Stuart Nash wants to refocus the tourism industry on high-net-worth individuals. But younger, poorer travellers have much to offer too, writes Alex Braae.
Backpackers and freedom campers are easy groups of people to hate. They drive vans with stupid slogans written on them. They’ve got a reputation – possibly unfair – for white-guy dreadlocks and intermittent showering.
And according to new tourism minister Stuart Nash, they’re shitting in the rivers and they’ve got to go. Speaking to Radio NZ, he said there would be a new focus on “high-net-worth individuals”, and the country would no longer be subsidising the likes of freedom campers. Among the measures he talked about was a ban on hiring non-self-contained vans to tourists.
One of the biggest groups using these sorts of vehicles to get around is people you’d loosely call backpackers – young people on working holiday visas who want to see as much of the country as they can. They’ve long been considered a problem in the parts of the country hit with over-tourism, particularly because they put pressure on facilities also used by locals.
Nash asked, “Do you think that we want to become a destination for those freedom campers and backpackers who don’t spend much, and leave the high-net-worth individuals to other countries?”
The problem is, making those types of tourists pariahs would end up being self-defeating not only for the tourism industry, but the country as a whole. Because in a whole lot of quite important ways, these types of tourists often are high value, if not people of high net worth.
Consider the typical experience of a working holiday visa. As the name suggests, the person will spend some time working, and some time on holiday. They’ll almost certainly be spending some or all of that time out in the regions, and the work they do is highly likely to be in the sorts of seasonal employment that doesn’t displace local workers.
“I think it’s important to remember that youth are high-value travellers,” said Jenni Powell, the chair of the Backpacker Youth and Adventure Tourism Association. Youth isn’t necessarily synonymous with backpackers, but there is a strong correlation between the two. In a typical year, people in that category contributed well over a billion in spending. “They stay longer, they visit more destinations, and they do more activities while they’re here.”
These are the sorts of people who are much more likely to get around New Zealand in a non-self-contained van. They might stay in different places at different times of course too. But for Powell, one of the key points about them is that “as a sector, there’s huge regional dispersal supporting small tourism businesses. Regional dispersal is so important for New Zealand. They connect with our communities and they do respect our environment.”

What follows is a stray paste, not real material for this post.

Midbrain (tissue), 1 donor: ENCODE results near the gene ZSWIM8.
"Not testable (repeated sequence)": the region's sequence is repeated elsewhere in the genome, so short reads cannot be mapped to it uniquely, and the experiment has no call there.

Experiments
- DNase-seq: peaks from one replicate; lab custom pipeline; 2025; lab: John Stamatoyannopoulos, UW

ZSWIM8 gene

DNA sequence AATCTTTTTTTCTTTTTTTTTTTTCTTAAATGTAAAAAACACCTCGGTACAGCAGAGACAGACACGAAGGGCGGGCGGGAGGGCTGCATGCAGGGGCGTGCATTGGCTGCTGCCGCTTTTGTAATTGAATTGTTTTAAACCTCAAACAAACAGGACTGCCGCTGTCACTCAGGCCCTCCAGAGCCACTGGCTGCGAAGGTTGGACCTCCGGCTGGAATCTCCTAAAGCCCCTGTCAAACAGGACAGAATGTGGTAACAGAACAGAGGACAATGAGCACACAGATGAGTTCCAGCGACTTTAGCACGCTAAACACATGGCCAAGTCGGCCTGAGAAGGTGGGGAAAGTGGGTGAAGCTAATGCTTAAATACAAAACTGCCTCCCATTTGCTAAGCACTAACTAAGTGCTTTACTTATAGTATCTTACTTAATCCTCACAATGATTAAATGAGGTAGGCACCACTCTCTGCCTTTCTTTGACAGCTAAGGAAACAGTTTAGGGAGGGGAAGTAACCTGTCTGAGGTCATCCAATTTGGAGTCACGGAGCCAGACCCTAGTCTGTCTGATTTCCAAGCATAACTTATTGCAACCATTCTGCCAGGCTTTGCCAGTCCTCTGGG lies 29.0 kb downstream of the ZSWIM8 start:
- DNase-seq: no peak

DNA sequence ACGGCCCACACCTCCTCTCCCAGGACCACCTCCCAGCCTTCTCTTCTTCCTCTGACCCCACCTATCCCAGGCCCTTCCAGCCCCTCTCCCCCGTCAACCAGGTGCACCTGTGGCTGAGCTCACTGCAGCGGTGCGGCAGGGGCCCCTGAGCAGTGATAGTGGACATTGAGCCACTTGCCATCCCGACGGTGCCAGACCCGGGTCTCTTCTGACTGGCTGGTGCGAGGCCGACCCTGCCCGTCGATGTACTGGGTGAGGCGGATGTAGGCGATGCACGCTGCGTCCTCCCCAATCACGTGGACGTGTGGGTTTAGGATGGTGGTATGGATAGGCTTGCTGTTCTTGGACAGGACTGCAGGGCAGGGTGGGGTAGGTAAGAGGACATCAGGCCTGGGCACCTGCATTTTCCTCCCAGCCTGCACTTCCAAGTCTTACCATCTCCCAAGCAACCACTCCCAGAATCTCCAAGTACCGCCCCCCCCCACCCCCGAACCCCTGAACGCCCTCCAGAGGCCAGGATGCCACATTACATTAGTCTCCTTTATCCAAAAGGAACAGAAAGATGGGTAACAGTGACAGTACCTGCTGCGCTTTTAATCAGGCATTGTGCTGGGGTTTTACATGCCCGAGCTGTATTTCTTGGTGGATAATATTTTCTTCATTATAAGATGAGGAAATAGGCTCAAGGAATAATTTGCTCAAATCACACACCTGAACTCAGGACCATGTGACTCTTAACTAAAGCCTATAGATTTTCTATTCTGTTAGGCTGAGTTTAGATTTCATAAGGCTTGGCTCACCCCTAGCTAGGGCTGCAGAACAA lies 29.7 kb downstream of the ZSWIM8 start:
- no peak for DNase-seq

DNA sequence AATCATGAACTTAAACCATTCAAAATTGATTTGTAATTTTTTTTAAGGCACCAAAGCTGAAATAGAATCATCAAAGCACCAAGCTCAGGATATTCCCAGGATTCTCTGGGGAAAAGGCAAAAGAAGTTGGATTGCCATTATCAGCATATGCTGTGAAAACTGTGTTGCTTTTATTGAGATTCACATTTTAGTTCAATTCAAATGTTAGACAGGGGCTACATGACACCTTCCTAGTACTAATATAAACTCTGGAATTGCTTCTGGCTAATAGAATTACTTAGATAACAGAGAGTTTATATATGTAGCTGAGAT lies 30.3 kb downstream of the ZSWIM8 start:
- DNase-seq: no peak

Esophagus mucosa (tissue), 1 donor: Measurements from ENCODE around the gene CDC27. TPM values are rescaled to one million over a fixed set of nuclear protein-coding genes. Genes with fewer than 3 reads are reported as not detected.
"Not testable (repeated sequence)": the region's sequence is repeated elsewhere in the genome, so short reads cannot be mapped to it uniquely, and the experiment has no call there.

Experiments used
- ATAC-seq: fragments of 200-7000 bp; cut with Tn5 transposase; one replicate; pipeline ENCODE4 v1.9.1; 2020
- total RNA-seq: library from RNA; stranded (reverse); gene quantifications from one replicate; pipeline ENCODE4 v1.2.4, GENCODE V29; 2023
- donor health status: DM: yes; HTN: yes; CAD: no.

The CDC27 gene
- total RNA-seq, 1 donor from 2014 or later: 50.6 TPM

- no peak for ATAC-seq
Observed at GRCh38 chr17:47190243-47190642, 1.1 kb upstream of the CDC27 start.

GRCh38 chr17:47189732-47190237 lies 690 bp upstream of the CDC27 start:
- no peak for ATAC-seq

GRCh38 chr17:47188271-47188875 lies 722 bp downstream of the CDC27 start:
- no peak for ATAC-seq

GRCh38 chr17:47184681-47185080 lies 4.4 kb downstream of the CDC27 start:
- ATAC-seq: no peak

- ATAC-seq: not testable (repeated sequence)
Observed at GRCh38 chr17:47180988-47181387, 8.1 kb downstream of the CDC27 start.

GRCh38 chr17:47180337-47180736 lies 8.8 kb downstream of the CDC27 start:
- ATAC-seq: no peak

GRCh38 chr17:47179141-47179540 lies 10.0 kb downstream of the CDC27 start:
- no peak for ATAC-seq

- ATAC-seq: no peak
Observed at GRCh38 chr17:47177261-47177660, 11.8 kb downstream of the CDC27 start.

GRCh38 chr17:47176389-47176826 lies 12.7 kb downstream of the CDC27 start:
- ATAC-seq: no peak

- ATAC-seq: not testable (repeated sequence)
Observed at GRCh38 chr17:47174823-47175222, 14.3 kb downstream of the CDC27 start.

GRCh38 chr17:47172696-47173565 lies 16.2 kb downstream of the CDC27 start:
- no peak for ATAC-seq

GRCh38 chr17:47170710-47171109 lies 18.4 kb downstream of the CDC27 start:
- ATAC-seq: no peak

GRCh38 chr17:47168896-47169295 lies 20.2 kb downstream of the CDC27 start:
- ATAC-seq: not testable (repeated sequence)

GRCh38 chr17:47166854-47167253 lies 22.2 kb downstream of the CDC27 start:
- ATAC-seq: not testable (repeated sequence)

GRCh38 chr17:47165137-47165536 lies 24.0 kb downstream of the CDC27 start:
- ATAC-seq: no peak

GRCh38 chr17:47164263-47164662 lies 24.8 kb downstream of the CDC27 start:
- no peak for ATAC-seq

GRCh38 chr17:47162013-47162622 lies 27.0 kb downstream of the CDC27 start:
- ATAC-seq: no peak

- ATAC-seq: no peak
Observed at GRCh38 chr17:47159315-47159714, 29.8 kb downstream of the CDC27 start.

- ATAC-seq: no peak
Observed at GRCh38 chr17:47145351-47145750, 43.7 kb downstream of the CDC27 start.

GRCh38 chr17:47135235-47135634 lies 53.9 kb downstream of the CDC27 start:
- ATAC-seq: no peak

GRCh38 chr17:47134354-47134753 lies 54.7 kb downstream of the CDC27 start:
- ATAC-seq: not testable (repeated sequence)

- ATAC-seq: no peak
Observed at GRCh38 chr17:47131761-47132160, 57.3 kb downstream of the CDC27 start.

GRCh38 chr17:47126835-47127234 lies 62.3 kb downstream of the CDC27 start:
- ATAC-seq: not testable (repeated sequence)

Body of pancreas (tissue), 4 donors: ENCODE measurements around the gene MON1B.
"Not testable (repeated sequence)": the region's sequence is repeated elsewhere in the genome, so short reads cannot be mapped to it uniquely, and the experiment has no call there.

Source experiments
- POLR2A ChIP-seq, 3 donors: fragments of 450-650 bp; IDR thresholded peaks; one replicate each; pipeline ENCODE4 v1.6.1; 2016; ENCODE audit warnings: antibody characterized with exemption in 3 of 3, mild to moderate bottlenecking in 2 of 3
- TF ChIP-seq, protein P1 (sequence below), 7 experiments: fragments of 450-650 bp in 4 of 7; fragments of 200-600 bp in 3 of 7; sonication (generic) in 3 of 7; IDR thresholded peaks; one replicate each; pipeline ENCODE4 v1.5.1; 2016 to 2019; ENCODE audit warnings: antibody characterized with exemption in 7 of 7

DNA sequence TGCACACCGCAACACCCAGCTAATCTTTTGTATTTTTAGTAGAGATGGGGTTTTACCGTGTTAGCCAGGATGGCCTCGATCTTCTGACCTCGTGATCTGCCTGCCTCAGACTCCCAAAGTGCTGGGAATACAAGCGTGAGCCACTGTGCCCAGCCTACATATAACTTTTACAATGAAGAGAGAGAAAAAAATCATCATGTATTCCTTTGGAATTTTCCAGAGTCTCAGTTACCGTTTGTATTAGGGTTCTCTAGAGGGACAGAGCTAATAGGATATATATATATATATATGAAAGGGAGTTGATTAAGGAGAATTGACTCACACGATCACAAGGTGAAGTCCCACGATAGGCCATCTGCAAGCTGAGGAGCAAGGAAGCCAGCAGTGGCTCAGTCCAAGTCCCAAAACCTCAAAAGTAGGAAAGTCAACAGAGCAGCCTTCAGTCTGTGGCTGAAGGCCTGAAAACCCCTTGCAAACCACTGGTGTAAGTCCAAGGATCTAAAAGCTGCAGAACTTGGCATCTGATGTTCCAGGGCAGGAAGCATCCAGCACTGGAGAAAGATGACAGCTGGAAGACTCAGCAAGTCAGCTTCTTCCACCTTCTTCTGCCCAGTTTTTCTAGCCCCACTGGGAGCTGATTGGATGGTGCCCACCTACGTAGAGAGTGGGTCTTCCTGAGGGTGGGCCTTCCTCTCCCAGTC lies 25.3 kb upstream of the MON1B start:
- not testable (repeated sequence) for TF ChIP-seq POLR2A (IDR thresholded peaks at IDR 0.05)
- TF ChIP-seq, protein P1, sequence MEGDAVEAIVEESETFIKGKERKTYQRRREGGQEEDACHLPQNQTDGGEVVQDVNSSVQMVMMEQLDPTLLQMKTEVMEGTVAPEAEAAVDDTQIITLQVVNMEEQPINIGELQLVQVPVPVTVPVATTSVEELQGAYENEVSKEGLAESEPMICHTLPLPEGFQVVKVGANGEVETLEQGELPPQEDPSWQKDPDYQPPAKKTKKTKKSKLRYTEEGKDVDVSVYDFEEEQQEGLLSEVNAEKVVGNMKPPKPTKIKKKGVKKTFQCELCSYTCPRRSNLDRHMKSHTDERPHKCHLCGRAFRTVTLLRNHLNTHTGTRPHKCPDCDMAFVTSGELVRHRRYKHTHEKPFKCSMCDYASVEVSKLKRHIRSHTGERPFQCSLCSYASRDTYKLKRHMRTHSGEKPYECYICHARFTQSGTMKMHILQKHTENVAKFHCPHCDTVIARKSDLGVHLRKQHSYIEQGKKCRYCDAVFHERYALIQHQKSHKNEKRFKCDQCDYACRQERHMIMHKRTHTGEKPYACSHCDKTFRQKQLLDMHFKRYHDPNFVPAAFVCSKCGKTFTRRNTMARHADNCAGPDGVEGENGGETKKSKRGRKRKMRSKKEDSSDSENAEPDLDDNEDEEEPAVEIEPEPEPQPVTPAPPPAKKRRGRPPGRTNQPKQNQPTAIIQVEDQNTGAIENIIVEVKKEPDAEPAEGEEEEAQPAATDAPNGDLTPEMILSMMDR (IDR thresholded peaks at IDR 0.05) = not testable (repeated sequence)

Value isn’t necessarily just an economic picture either. The social and cultural links created by these types of tourists is long-lasting. “They return up to four times in their lifetime, later bringing their families,” said Powell. Perhaps those who come to New Zealand first as smelly backpackers later return as high-net-worth individuals, and if they go somewhere else, they’d likely build an affinity with that place instead.
Steven Norris, who owns and runs Trips & Tramps in Te Anau, said he personally knows of people who hitchhiked around New Zealand decades ago as young people, who came back recently with plenty of money in the pocket. But he noted that the high cost of living in New Zealand means it is already a naturally expensive place to travel.
Norris said he often advises people who he comes across travelling on a shoestring budget to come back later when they’re wealthier, travel for less time, and to do more with it. “I would say probably 20% of the people who come to New Zealand come on a pretty tight budget.” He said some of the people travelling in that way do cut corners in a way that annoy locals.
There was also sympathy from Norris for Nash’s point of view, saying it would be easy to misconstrue the comments as being about seeking “only millionaires and billionaires”. And Norris said a model of tourism that is based on volume above all else was doomed to fail – especially in a year like 2020 in which volume suddenly gets cut off.
Even so, having the debate about what sort of tourism model New Zealand goes for doesn’t have to involve demonising backpackers. Dunedin mayor Aaron Hawkins said he was proud that when his city was given the choice about either banning freedom camping, or finding a way to welcome and manage it, the people chose the latter.
“In some quarters the debate about ‘value versus volume has always been code for prioritising the super-rich. The same arguments about backpackers don’t tend to be made about cruise ship passengers, for example, even though they’re not poles apart in terms of their economic impact,” said Hawkins.
For Hawkins, the focus for the tourism industry’s future had to be on how to transition it to a zero-carbon world. “Yes, there are certainly environmental impacts of tourism that need to be addressed, from both a climate and biodiversity point of view, but let’s talk about that rather than pretending that chasing fatter wallets will solve it for us.”
The country currently has a bit of breathing room to figure out what the future of tourism looks like, with the borders remaining closed to all but returning New Zealanders and a few essential workers. But Nash’s intervention this morning suggests the government is very keen on going in a particular direction. People might not always like the backpackers, but it seems certain that we’d miss them if they never came back.